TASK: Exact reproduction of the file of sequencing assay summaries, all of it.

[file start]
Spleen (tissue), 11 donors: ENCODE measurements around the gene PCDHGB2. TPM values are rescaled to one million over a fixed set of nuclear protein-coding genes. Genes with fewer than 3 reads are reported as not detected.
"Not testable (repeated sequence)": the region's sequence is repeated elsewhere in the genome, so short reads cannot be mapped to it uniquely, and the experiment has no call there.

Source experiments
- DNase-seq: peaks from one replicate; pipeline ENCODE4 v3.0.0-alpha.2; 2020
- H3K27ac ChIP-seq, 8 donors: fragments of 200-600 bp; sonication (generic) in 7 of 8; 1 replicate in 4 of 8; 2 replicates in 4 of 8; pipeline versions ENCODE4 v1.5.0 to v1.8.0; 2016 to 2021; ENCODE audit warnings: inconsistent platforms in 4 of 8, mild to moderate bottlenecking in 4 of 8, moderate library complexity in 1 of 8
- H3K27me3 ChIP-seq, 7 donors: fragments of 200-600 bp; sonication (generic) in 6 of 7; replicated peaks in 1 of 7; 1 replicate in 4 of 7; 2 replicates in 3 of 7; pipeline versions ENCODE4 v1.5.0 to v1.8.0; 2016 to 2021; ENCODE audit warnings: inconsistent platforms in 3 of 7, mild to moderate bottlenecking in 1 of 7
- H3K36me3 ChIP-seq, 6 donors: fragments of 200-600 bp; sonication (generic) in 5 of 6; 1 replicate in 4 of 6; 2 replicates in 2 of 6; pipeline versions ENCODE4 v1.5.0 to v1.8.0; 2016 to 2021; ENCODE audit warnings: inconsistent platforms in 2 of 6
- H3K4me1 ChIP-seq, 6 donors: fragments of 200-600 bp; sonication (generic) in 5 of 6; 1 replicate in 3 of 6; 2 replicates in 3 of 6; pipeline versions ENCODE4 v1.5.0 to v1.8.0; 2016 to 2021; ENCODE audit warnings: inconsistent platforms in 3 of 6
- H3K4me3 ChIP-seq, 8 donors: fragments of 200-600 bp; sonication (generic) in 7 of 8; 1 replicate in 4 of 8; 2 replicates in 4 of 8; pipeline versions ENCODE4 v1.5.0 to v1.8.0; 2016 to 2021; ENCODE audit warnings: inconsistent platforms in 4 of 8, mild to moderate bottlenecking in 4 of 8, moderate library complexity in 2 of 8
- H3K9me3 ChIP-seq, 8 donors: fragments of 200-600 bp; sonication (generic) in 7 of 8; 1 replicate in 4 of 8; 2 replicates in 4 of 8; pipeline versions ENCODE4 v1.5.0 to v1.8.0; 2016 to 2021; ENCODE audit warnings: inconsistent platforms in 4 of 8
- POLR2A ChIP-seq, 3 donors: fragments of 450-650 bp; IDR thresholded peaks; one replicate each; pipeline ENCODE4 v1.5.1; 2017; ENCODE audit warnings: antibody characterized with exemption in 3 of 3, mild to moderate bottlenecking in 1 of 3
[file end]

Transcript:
Spleen (tissue), 11 donors: ENCODE measurements around the gene PCDHGB2. TPM values are rescaled to one million over a fixed set of nuclear protein-coding genes. Genes with fewer than 3 reads are reported as not detected.
"Not testable (repeated sequence)": the region's sequence is repeated elsewhere in the genome, so short reads cannot be mapped to it uniquely, and the experiment has no call there.

Source experiments
- DNase-seq: peaks from one replicate; pipeline ENCODE4 v3.0.0-alpha.2; 2020
- H3K27ac ChIP-seq, 8 donors: fragments of 200-600 bp; sonication (generic) in 7 of 8; 1 replicate in 4 of 8; 2 replicates in 4 of 8; pipeline versions ENCODE4 v1.5.0 to v1.8.0; 2016 to 2021; ENCODE audit warnings: inconsistent platforms in 4 of 8, mild to moderate bottlenecking in 4 of 8, moderate library complexity in 1 of 8
- H3K27me3 ChIP-seq, 7 donors: fragments of 200-600 bp; sonication (generic) in 6 of 7; replicated peaks in 1 of 7; 1 replicate in 4 of 7; 2 replicates in 3 of 7; pipeline versions ENCODE4 v1.5.0 to v1.8.0; 2016 to 2021; ENCODE audit warnings: inconsistent platforms in 3 of 7, mild to moderate bottlenecking in 1 of 7
- H3K36me3 ChIP-seq, 6 donors: fragments of 200-600 bp; sonication (generic) in 5 of 6; 1 replicate in 4 of 6; 2 replicates in 2 of 6; pipeline versions ENCODE4 v1.5.0 to v1.8.0; 2016 to 2021; ENCODE audit warnings: inconsistent platforms in 2 of 6
- H3K4me1 ChIP-seq, 6 donors: fragments of 200-600 bp; sonication (generic) in 5 of 6; 1 replicate in 3 of 6; 2 replicates in 3 of 6; pipeline versions ENCODE4 v1.5.0 to v1.8.0; 2016 to 2021; ENCODE audit warnings: inconsistent platforms in 3 of 6
- H3K4me3 ChIP-seq, 8 donors: fragments of 200-600 bp; sonication (generic) in 7 of 8; 1 replicate in 4 of 8; 2 replicates in 4 of 8; pipeline versions ENCODE4 v1.5.0 to v1.8.0; 2016 to 2021; ENCODE audit warnings: inconsistent platforms in 4 of 8, mild to moderate bottlenecking in 4 of 8, moderate library complexity in 2 of 8
- H3K9me3 ChIP-seq, 8 donors: fragments of 200-600 bp; sonication (generic) in 7 of 8; 1 replicate in 4 of 8; 2 replicates in 4 of 8; pipeline versions ENCODE4 v1.5.0 to v1.8.0; 2016 to 2021; ENCODE audit warnings: inconsistent platforms in 4 of 8
- POLR2A ChIP-seq, 3 donors: fragments of 450-650 bp; IDR thresholded peaks; one replicate each; pipeline ENCODE4 v1.5.1; 2017; ENCODE audit warnings: antibody characterized with exemption in 3 of 3, mild to moderate bottlenecking in 1 of 3